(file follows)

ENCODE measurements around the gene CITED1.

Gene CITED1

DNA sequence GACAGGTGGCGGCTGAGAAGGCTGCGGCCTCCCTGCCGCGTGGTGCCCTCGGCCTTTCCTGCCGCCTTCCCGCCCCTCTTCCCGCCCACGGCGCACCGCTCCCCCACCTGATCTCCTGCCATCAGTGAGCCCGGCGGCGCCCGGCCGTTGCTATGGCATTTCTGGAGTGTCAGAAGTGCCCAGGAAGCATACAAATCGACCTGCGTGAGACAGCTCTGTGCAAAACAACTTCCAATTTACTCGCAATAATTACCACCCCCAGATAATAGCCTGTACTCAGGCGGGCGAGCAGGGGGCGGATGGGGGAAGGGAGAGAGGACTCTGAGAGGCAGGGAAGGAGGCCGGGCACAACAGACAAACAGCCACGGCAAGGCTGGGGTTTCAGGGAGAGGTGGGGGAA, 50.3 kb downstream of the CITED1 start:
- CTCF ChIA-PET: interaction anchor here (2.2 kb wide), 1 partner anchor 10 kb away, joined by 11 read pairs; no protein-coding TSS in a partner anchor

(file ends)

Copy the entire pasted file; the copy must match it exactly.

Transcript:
ENCODE measurements around the gene CITED1.

Gene CITED1

DNA sequence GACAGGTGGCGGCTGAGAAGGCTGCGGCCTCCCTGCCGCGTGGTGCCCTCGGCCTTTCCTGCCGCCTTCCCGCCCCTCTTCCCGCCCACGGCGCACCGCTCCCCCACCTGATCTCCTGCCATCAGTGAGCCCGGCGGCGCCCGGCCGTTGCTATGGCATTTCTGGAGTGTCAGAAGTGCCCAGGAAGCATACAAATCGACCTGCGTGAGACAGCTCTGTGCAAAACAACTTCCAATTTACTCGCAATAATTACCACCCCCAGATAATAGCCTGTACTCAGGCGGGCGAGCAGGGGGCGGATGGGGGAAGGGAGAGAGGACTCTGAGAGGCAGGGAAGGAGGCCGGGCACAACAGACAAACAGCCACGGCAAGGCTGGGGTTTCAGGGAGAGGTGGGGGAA, 50.3 kb downstream of the CITED1 start:
- CTCF ChIA-PET: interaction anchor here (2.2 kb wide), 1 partner anchor 10 kb away, joined by 11 read pairs; no protein-coding TSS in a partner anchor